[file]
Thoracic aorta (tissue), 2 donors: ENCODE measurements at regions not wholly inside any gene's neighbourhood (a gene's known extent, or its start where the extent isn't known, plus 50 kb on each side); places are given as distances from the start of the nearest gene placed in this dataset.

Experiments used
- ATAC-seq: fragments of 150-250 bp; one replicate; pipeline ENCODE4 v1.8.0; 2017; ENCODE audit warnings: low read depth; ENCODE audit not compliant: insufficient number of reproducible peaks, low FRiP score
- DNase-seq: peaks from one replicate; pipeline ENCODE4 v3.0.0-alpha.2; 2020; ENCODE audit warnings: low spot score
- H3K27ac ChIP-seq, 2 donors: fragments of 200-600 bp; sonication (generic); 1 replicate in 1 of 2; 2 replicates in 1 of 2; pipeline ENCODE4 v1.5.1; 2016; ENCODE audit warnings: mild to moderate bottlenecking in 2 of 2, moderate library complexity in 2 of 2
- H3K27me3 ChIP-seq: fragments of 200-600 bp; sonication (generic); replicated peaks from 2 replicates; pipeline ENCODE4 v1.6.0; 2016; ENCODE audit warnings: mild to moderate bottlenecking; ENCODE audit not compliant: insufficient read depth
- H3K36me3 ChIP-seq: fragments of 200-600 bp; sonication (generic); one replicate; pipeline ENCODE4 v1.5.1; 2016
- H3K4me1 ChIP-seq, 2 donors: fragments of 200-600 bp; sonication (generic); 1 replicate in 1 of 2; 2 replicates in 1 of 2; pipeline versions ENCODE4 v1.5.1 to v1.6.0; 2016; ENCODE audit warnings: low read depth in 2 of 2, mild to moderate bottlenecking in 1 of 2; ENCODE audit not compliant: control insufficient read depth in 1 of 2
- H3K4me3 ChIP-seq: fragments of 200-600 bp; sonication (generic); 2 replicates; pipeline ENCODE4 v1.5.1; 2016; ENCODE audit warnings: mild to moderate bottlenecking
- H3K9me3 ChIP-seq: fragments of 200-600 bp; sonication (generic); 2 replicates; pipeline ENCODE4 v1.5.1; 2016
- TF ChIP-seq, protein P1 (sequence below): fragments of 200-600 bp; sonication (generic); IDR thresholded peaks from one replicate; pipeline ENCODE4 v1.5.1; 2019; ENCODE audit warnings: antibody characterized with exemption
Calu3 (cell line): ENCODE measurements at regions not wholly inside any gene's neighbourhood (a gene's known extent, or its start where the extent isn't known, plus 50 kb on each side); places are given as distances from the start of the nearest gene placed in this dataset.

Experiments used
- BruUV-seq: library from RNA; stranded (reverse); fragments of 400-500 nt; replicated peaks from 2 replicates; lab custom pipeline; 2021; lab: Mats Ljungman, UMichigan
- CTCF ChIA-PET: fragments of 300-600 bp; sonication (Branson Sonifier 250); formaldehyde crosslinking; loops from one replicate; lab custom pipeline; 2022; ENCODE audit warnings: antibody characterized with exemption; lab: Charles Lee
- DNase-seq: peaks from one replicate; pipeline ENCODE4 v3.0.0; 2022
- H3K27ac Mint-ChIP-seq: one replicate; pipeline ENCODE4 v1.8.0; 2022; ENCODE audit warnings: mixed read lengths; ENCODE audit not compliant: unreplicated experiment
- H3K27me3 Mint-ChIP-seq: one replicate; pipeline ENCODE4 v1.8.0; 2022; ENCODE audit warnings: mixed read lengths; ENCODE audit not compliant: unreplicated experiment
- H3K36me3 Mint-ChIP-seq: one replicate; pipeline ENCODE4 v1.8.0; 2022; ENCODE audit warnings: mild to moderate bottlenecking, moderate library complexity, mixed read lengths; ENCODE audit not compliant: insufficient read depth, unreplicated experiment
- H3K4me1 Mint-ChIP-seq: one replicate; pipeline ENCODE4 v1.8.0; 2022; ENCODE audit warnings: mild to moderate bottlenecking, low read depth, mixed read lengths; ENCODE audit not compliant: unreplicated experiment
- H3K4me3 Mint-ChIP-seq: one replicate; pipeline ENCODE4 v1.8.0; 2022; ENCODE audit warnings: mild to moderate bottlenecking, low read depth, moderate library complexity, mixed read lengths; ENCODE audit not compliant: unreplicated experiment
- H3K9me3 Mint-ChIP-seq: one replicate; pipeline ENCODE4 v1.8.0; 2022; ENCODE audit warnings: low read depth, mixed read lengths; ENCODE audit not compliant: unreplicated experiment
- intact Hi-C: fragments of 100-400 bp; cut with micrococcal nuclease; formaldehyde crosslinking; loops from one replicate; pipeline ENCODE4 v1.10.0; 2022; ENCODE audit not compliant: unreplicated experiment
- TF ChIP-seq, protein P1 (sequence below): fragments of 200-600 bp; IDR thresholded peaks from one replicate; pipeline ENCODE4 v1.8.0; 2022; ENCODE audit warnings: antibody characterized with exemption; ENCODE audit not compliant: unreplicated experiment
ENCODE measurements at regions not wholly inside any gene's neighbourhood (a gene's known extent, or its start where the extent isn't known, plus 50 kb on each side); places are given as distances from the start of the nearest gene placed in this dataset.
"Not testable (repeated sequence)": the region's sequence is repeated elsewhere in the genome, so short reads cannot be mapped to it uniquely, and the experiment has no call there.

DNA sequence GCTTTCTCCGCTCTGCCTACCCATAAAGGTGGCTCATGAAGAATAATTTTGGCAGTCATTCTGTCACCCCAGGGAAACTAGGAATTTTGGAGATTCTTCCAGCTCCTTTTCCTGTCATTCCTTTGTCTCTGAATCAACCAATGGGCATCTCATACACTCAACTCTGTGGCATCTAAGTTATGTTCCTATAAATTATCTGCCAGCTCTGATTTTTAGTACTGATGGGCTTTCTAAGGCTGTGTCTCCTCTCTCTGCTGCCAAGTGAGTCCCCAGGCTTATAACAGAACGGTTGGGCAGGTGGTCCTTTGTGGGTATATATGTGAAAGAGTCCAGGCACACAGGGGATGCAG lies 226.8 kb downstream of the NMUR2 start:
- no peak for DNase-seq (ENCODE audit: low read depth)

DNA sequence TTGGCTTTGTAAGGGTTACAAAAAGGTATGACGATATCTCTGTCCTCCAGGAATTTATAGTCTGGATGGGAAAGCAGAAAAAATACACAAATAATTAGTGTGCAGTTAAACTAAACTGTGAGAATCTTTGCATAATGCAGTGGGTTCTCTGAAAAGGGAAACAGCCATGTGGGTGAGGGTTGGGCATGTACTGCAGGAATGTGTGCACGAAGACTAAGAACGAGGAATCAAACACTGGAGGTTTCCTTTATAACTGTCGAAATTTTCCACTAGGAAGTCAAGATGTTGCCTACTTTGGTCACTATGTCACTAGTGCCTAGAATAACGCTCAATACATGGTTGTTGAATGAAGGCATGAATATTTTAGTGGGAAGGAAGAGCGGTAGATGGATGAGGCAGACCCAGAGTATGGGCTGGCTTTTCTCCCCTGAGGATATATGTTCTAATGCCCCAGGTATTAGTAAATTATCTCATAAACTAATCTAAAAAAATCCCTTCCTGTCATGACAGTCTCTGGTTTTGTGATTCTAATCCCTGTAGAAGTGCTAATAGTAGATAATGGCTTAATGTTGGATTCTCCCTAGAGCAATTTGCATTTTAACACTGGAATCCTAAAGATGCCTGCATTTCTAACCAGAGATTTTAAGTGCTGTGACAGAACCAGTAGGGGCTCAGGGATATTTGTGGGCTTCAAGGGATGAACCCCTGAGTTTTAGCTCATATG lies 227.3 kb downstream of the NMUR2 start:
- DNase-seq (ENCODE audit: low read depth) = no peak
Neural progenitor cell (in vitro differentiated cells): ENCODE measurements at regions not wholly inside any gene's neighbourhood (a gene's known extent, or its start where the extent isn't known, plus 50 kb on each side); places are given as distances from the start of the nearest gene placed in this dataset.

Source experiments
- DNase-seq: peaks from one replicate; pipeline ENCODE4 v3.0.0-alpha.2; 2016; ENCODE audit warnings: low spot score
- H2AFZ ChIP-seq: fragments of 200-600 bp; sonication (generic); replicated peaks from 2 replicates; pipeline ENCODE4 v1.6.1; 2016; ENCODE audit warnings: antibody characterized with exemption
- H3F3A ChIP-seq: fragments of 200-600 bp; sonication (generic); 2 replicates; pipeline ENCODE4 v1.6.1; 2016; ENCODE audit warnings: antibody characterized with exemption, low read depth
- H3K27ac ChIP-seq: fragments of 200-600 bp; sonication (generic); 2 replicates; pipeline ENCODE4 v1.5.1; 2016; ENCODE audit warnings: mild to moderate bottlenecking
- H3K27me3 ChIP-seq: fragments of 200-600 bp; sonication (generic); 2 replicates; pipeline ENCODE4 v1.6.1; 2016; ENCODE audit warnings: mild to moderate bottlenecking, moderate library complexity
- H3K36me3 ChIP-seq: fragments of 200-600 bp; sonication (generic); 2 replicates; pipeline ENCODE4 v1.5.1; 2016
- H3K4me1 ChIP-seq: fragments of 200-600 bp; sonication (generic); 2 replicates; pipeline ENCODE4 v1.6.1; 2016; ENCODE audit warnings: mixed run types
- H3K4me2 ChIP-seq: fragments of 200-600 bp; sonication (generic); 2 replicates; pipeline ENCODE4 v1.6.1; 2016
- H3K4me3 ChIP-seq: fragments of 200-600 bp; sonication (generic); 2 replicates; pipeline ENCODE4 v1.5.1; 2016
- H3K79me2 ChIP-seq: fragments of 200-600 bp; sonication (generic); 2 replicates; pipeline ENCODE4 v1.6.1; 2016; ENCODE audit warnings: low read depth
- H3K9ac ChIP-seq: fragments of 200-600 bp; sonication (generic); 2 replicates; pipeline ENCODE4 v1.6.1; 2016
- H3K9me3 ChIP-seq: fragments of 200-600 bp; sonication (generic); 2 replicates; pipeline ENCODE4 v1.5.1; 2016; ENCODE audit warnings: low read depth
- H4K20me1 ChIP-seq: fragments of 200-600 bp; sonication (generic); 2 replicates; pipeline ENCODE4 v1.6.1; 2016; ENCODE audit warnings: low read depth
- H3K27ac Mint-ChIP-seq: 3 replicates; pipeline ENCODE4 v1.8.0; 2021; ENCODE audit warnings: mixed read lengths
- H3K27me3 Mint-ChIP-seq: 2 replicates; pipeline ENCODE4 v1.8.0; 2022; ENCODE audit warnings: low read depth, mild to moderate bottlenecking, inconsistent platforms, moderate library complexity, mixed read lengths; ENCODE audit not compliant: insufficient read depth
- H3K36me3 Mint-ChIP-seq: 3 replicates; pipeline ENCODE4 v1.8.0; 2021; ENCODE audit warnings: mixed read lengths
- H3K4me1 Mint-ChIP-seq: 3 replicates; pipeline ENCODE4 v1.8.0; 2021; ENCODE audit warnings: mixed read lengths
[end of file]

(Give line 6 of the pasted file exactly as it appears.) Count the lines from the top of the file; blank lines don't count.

- H3K27me3 ChIP-seq: fragments of 200-600 bp; sonication (generic); replicated peaks from 2 replicates; pipeline ENCODE4 v1.6.0; 2016; ENCODE audit warnings: mild to moderate bottlenecking; ENCODE audit not compliant: insufficient read depth